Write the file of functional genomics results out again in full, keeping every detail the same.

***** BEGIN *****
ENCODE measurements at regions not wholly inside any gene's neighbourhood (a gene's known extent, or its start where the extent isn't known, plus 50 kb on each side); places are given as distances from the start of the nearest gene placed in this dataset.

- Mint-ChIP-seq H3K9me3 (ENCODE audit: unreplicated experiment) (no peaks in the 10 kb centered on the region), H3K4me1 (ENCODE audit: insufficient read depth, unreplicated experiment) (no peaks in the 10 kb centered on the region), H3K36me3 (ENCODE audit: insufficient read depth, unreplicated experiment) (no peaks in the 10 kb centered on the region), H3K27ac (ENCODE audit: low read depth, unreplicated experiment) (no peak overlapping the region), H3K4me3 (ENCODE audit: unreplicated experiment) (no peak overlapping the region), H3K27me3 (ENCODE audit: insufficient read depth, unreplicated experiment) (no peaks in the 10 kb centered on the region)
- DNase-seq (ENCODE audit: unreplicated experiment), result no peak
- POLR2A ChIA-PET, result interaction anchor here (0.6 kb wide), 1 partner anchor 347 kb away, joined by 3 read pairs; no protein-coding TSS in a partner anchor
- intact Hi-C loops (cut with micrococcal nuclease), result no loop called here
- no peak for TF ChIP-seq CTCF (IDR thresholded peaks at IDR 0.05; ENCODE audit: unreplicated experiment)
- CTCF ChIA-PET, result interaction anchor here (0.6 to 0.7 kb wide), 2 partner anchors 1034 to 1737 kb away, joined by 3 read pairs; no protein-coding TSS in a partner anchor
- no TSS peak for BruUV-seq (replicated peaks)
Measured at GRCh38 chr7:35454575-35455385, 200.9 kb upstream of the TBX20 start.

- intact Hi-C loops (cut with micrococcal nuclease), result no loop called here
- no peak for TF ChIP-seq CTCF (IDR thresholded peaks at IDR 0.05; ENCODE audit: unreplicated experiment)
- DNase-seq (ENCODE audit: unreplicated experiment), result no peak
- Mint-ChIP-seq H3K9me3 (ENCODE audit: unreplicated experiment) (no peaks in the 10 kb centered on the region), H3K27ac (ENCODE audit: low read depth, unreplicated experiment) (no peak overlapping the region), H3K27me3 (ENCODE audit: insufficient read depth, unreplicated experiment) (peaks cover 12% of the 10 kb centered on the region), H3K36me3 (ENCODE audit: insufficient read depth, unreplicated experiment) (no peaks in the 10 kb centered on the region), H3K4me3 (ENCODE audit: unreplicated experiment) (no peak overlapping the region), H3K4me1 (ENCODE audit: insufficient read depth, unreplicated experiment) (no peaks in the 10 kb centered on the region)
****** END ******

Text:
ENCODE measurements at regions not wholly inside any gene's neighbourhood (a gene's known extent, or its start where the extent isn't known, plus 50 kb on each side); places are given as distances from the start of the nearest gene placed in this dataset.

- Mint-ChIP-seq H3K9me3 (ENCODE audit: unreplicated experiment) (no peaks in the 10 kb centered on the region), H3K4me1 (ENCODE audit: insufficient read depth, unreplicated experiment) (no peaks in the 10 kb centered on the region), H3K36me3 (ENCODE audit: insufficient read depth, unreplicated experiment) (no peaks in the 10 kb centered on the region), H3K27ac (ENCODE audit: low read depth, unreplicated experiment) (no peak overlapping the region), H3K4me3 (ENCODE audit: unreplicated experiment) (no peak overlapping the region), H3K27me3 (ENCODE audit: insufficient read depth, unreplicated experiment) (no peaks in the 10 kb centered on the region)
- DNase-seq (ENCODE audit: unreplicated experiment), result no peak
- POLR2A ChIA-PET, result interaction anchor here (0.6 kb wide), 1 partner anchor 347 kb away, joined by 3 read pairs; no protein-coding TSS in a partner anchor
- intact Hi-C loops (cut with micrococcal nuclease), result no loop called here
- no peak for TF ChIP-seq CTCF (IDR thresholded peaks at IDR 0.05; ENCODE audit: unreplicated experiment)
- CTCF ChIA-PET, result interaction anchor here (0.6 to 0.7 kb wide), 2 partner anchors 1034 to 1737 kb away, joined by 3 read pairs; no protein-coding TSS in a partner anchor
- no TSS peak for BruUV-seq (replicated peaks)
Measured at GRCh38 chr7:35454575-35455385, 200.9 kb upstream of the TBX20 start.

- intact Hi-C loops (cut with micrococcal nuclease), result no loop called here
- no peak for TF ChIP-seq CTCF (IDR thresholded peaks at IDR 0.05; ENCODE audit: unreplicated experiment)
- DNase-seq (ENCODE audit: unreplicated experiment), result no peak
- Mint-ChIP-seq H3K9me3 (ENCODE audit: unreplicated experiment) (no peaks in the 10 kb centered on the region), H3K27ac (ENCODE audit: low read depth, unreplicated experiment) (no peak overlapping the region), H3K27me3 (ENCODE audit: insufficient read depth, unreplicated experiment) (peaks cover 12% of the 10 kb centered on the region), H3K36me3 (ENCODE audit: insufficient read depth, unreplicated experiment) (no peaks in the 10 kb centered on the region), H3K4me3 (ENCODE audit: unreplicated experiment) (no peak overlapping the region), H3K4me1 (ENCODE audit: insufficient read depth, unreplicated experiment) (no peaks in the 10 kb centered on the region)